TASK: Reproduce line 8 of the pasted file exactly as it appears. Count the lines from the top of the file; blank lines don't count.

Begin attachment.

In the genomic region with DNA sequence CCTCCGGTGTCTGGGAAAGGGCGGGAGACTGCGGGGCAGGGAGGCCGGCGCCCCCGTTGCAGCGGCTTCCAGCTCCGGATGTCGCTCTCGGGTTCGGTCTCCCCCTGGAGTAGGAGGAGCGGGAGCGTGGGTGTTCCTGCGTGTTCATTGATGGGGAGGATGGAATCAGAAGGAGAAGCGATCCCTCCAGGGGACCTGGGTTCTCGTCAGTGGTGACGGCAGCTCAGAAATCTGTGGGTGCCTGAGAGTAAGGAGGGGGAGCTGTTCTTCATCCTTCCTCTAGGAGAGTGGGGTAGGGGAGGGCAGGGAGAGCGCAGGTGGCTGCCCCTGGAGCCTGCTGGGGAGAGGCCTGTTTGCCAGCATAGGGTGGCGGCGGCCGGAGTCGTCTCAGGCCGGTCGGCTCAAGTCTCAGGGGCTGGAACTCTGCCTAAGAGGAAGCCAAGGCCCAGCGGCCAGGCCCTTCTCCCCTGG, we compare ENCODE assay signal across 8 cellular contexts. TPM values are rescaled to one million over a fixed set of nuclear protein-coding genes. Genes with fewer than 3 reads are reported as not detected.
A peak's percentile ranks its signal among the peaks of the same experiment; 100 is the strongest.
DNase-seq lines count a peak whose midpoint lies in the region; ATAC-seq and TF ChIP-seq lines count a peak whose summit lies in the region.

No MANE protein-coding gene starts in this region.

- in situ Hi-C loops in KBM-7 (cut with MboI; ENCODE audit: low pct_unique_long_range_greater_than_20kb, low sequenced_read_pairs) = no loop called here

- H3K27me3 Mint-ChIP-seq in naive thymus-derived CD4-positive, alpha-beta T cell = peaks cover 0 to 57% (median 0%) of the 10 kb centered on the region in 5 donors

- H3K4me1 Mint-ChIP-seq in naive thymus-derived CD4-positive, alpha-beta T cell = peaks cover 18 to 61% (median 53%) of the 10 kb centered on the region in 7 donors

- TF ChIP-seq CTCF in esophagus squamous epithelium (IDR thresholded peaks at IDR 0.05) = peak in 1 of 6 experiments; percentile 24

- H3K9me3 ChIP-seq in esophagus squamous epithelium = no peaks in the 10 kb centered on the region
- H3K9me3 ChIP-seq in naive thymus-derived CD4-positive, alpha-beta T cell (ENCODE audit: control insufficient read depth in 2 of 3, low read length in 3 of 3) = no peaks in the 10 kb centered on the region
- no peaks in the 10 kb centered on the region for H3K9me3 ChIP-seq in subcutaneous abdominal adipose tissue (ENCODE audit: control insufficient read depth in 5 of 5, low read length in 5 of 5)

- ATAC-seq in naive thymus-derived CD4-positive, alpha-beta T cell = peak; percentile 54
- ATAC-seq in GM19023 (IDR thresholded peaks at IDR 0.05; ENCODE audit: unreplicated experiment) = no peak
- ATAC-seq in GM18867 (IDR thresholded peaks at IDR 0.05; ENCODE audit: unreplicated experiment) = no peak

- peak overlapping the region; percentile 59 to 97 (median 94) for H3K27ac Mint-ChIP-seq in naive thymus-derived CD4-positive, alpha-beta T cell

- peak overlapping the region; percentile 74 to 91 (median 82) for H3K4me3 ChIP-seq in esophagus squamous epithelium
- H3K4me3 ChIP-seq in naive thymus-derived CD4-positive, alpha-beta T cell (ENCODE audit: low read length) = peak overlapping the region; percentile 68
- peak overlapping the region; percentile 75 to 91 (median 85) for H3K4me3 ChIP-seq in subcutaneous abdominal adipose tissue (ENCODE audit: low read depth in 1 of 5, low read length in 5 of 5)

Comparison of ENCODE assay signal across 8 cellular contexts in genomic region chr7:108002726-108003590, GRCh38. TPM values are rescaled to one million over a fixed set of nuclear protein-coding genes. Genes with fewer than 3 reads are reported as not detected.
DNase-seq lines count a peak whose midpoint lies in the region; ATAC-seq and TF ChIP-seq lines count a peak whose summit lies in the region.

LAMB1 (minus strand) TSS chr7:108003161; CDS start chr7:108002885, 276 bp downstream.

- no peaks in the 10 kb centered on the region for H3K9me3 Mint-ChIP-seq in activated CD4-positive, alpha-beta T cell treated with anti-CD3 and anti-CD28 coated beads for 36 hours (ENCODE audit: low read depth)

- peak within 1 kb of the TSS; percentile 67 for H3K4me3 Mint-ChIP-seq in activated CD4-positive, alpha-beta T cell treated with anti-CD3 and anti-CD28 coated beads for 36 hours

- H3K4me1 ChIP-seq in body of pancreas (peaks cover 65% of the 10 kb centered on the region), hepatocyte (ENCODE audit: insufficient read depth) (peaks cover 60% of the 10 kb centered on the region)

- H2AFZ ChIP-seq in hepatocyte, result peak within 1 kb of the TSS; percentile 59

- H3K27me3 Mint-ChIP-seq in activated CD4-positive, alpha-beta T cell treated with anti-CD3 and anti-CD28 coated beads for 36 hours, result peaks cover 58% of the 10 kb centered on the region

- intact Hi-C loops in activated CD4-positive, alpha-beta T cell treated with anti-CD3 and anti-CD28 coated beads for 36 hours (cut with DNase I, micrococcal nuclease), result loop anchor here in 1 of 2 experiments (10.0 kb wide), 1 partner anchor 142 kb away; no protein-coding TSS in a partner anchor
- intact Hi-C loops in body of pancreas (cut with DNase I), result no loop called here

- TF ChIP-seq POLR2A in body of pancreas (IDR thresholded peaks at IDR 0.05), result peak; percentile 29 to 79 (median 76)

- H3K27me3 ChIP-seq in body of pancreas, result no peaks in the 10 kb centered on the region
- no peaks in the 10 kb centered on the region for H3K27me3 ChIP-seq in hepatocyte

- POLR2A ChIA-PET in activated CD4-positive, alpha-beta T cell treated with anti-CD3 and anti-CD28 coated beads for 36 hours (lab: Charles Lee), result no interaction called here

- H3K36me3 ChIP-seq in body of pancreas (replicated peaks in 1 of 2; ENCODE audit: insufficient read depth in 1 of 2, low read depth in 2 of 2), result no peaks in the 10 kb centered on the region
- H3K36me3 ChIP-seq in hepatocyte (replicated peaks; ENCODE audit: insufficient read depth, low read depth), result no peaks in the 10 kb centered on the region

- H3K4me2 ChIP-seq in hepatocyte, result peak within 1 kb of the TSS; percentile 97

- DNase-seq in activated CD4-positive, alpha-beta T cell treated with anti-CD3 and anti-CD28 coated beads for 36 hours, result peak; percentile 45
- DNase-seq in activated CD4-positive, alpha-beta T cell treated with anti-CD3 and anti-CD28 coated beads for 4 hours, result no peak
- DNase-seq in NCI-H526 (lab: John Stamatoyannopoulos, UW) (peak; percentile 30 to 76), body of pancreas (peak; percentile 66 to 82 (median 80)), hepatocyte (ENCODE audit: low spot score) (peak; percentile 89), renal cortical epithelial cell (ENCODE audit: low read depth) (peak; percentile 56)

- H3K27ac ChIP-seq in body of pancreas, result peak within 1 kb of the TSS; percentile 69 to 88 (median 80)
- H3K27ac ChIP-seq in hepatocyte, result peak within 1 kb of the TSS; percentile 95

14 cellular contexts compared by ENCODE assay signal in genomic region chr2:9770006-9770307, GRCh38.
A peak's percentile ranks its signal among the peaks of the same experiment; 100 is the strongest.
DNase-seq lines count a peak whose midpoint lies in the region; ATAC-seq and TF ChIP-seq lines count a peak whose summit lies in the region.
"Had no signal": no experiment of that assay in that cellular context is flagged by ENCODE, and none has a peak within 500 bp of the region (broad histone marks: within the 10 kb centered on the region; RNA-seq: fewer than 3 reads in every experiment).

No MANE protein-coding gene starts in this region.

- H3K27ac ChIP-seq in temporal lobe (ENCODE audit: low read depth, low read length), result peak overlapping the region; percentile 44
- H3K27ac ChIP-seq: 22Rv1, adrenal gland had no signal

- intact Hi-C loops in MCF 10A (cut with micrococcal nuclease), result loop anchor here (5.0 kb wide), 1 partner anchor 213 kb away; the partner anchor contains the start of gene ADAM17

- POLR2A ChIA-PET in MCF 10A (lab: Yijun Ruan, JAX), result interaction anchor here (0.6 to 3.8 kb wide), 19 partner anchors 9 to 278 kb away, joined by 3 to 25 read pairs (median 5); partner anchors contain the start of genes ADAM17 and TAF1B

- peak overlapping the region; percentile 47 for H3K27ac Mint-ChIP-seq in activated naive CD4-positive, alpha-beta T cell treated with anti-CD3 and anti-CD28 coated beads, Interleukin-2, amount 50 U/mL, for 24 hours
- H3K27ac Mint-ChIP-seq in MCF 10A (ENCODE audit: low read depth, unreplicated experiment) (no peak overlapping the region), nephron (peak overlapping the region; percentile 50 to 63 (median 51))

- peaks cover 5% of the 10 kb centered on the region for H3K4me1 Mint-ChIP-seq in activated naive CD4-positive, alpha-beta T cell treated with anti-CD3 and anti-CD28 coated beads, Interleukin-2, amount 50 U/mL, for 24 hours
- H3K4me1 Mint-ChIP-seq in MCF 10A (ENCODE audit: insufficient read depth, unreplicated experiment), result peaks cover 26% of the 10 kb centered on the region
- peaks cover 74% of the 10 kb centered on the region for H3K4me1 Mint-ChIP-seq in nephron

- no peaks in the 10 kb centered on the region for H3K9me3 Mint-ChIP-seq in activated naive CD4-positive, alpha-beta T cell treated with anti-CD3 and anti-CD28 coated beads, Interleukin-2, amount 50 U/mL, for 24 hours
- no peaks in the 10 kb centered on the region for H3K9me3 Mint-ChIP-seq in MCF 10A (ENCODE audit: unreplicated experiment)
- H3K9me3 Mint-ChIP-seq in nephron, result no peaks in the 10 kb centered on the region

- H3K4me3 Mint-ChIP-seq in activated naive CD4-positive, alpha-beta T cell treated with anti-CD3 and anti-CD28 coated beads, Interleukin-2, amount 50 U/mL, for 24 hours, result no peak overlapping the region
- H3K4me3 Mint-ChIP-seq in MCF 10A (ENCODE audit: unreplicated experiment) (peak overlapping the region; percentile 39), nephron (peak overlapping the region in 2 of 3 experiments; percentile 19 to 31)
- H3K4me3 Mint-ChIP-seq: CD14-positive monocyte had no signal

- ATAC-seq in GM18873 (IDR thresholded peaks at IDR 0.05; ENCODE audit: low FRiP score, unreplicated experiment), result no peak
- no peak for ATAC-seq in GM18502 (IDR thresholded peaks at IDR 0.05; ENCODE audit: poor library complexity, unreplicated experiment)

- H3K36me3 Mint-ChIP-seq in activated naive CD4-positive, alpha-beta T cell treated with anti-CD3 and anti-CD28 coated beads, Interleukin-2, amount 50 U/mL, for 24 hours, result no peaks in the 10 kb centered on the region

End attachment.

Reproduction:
- TF ChIP-seq CTCF in esophagus squamous epithelium (IDR thresholded peaks at IDR 0.05) = peak in 1 of 6 experiments; percentile 24